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  • Writer's pictureCollin Souter

Week # 9: "Victory Through Air Power"

(Originally published on 3/1/22)


Victory Through Air Power

Run time: 70 min

Release Date: July 17, 1943

Where/when I first saw it: First time watch

How I watched it today: DVD, Sunday evening.

I wouldn’t quite know where to begin in reviewing something like this, as it’s largely a piece of wartime propaganda, but it makes for an interesting footnote in Walt Disney’s history as an animator and war profiteer. Made as an argument for the US to invest heavily in air power for combat missions, “Victory Through Air Power” acts as a kind of historical lesson on the history of aviation as well as an animated power point of sorts that illustrate (literally and figuratively) why modern aviation and large-scale missiles and bombs are the key to winning a war. It’s not so much a movie, but a wartime, Disney-fied, military infomercial.

No characters here, just narration. The film occasionally cuts back to Major Alexander de Seversky (whose published theories at the time provide the basis for this film’s argument) talking directly to the viewer. The movie stops cold with every one of these detours (again, though, this is for propaganda and educational purposes only). The film’s most compelling aspect is the animation, which is not quite up to par with what the Disney artists had previously produced, obviously, but it does point to the power of the medium in creating visuals that live action footage at this time simply could not accomplish. By using animation to give a sense of the speed of the airplanes or the maps and graphics to illustrate what the enemy can and cannot do given the barriers, it makes sense that the Disney animators were instrumental in the war effort and making the case for air power. The variety of shots needed of planes flying had to be kind of boring and tedious for the animators, but they try their best to make every single one of them count. Some of them succeed quite well. The only sequence that doesn’t quite belong here is a metaphorical conflict between a pissed-off looking eagle (the US) fighting a gigantic octopus (Japan?).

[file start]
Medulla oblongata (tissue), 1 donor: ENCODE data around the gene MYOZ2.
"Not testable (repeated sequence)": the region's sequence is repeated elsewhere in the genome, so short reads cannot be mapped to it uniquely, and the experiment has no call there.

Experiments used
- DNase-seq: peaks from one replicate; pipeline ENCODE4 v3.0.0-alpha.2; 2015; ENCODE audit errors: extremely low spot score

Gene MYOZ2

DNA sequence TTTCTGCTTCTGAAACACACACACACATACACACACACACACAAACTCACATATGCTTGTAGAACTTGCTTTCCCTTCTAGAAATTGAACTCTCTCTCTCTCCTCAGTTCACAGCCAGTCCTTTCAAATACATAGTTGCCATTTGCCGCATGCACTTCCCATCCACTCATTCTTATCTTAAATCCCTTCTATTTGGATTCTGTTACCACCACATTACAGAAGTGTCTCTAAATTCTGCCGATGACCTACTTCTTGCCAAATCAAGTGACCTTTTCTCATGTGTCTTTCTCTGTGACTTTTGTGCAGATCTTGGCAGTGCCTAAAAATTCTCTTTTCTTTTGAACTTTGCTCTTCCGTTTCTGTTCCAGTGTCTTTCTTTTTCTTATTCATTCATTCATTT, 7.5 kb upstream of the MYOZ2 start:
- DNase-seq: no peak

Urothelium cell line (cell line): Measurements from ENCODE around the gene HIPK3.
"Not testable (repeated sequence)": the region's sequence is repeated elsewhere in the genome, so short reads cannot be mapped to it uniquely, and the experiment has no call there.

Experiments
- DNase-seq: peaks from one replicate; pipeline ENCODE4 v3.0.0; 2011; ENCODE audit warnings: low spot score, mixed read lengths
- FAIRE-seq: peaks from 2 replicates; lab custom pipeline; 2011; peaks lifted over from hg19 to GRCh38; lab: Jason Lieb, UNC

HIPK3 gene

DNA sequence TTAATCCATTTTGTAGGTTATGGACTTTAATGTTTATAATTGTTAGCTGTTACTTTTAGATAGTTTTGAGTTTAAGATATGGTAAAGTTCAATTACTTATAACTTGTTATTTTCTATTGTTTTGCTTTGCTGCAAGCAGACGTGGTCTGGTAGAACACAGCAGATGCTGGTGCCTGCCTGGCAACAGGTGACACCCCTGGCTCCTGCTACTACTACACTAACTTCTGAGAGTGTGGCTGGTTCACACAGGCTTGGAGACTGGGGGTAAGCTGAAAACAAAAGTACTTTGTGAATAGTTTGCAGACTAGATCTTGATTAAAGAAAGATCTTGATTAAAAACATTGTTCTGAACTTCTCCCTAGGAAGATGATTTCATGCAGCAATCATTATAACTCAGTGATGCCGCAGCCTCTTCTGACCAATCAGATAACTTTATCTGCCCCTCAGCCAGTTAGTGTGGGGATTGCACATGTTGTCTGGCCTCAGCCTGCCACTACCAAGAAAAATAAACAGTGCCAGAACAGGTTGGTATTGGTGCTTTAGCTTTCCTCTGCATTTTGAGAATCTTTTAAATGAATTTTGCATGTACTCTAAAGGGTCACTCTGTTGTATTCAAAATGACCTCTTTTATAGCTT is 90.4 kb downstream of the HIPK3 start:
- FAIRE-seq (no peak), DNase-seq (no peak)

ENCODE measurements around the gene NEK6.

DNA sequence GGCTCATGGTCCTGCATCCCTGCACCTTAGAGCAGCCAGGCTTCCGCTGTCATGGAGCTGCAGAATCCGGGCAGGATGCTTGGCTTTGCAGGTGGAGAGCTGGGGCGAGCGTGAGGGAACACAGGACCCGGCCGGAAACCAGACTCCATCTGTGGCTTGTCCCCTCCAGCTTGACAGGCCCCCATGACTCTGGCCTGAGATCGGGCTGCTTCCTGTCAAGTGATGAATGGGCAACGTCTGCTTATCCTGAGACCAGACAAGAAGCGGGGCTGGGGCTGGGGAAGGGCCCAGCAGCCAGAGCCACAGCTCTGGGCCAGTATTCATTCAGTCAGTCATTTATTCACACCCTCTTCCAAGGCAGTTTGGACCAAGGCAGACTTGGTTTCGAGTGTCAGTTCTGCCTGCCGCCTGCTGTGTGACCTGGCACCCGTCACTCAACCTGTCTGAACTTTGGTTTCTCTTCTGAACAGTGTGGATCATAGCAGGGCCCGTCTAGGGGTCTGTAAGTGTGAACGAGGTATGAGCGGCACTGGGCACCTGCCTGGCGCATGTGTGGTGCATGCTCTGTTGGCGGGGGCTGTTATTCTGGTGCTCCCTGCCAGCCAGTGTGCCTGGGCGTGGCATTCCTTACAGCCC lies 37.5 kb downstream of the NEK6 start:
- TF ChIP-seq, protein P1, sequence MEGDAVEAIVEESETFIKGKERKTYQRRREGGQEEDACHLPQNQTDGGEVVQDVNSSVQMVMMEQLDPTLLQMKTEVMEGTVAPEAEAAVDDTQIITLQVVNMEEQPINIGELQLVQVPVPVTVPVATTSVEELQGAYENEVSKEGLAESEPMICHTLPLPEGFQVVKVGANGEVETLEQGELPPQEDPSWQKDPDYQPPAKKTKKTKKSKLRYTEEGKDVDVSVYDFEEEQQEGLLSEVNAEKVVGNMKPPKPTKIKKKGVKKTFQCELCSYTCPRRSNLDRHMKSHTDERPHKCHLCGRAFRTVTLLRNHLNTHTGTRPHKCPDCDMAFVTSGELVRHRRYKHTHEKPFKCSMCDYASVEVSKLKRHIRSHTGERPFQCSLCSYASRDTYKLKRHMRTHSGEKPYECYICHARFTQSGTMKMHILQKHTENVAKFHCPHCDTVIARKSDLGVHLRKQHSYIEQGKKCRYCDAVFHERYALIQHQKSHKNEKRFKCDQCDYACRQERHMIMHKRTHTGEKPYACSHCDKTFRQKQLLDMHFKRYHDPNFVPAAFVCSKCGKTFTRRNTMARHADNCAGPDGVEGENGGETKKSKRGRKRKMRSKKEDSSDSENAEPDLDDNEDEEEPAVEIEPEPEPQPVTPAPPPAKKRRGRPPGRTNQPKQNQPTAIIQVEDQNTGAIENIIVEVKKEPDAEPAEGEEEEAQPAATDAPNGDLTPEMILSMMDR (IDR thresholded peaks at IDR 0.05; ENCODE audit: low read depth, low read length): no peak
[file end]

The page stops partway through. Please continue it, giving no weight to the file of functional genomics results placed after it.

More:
There is certainly nothing else like “Victory Through Air Power” in the Disney catalog. It’s understandable why the studio doesn’t keep it in circulation. It’s not exactly something one would want to keep in a collection for the purposes of re-watching it. File it under “for completists only.” As such, the collection in which it’s included (which consists of dozens of other wartime cartoons) is fascinating and worth the hunt. Just don’t expect any big payoffs. This was a job to bring money in when the studio needed it to strive and survive.


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